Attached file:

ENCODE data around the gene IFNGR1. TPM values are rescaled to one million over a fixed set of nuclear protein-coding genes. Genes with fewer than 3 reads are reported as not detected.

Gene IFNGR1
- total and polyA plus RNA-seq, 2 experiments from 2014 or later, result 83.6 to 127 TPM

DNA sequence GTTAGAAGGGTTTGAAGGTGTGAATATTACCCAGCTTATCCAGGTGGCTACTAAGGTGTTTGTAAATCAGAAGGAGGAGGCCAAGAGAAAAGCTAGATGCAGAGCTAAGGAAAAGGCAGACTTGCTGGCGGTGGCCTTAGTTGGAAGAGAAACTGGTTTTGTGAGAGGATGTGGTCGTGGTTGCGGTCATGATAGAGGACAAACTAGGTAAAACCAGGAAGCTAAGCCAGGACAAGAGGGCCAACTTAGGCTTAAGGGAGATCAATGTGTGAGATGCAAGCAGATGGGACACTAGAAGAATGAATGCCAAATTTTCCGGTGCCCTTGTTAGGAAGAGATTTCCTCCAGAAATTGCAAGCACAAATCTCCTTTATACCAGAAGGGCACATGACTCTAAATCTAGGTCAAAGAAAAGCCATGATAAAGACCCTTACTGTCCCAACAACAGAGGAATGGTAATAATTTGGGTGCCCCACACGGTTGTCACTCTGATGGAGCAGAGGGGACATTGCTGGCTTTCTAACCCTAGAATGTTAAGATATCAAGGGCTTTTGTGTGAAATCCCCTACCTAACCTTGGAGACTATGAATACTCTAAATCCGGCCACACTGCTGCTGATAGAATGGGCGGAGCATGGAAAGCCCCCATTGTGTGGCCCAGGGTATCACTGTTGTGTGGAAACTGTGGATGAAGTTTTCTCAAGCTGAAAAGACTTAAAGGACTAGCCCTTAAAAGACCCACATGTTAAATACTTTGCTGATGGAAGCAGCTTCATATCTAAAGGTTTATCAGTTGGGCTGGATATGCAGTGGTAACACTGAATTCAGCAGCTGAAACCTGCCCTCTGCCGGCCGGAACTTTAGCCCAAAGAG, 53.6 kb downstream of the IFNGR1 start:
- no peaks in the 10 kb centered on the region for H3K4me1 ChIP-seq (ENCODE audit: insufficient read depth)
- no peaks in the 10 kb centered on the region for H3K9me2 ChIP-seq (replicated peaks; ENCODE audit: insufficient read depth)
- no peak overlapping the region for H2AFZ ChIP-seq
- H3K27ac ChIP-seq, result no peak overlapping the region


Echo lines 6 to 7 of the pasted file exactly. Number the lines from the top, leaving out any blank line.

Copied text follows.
- no peaks in the 10 kb centered on the region for H3K9me2 ChIP-seq (replicated peaks; ENCODE audit: insufficient read depth)
- no peak overlapping the region for H2AFZ ChIP-seq